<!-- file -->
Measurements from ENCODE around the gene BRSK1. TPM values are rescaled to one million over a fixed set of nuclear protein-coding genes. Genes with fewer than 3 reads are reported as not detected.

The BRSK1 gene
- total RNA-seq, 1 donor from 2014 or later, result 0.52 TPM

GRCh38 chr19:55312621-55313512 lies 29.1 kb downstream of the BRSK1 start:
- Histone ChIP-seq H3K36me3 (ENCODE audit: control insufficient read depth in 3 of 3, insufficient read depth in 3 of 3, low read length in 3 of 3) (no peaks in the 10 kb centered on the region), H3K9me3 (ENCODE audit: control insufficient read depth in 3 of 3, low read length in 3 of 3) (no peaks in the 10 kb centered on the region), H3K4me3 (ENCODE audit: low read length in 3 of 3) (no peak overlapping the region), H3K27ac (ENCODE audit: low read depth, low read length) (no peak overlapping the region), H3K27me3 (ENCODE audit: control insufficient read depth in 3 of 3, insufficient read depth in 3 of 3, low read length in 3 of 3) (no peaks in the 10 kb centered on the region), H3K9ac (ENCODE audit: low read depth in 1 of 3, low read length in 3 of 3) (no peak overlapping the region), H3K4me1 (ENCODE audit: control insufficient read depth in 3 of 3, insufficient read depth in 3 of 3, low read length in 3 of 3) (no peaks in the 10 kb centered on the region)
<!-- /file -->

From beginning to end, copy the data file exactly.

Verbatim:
Measurements from ENCODE around the gene BRSK1. TPM values are rescaled to one million over a fixed set of nuclear protein-coding genes. Genes with fewer than 3 reads are reported as not detected.

The BRSK1 gene
- total RNA-seq, 1 donor from 2014 or later, result 0.52 TPM

GRCh38 chr19:55312621-55313512 lies 29.1 kb downstream of the BRSK1 start:
- Histone ChIP-seq H3K36me3 (ENCODE audit: control insufficient read depth in 3 of 3, insufficient read depth in 3 of 3, low read length in 3 of 3) (no peaks in the 10 kb centered on the region), H3K9me3 (ENCODE audit: control insufficient read depth in 3 of 3, low read length in 3 of 3) (no peaks in the 10 kb centered on the region), H3K4me3 (ENCODE audit: low read length in 3 of 3) (no peak overlapping the region), H3K27ac (ENCODE audit: low read depth, low read length) (no peak overlapping the region), H3K27me3 (ENCODE audit: control insufficient read depth in 3 of 3, insufficient read depth in 3 of 3, low read length in 3 of 3) (no peaks in the 10 kb centered on the region), H3K9ac (ENCODE audit: low read depth in 1 of 3, low read length in 3 of 3) (no peak overlapping the region), H3K4me1 (ENCODE audit: control insufficient read depth in 3 of 3, insufficient read depth in 3 of 3, low read length in 3 of 3) (no peaks in the 10 kb centered on the region)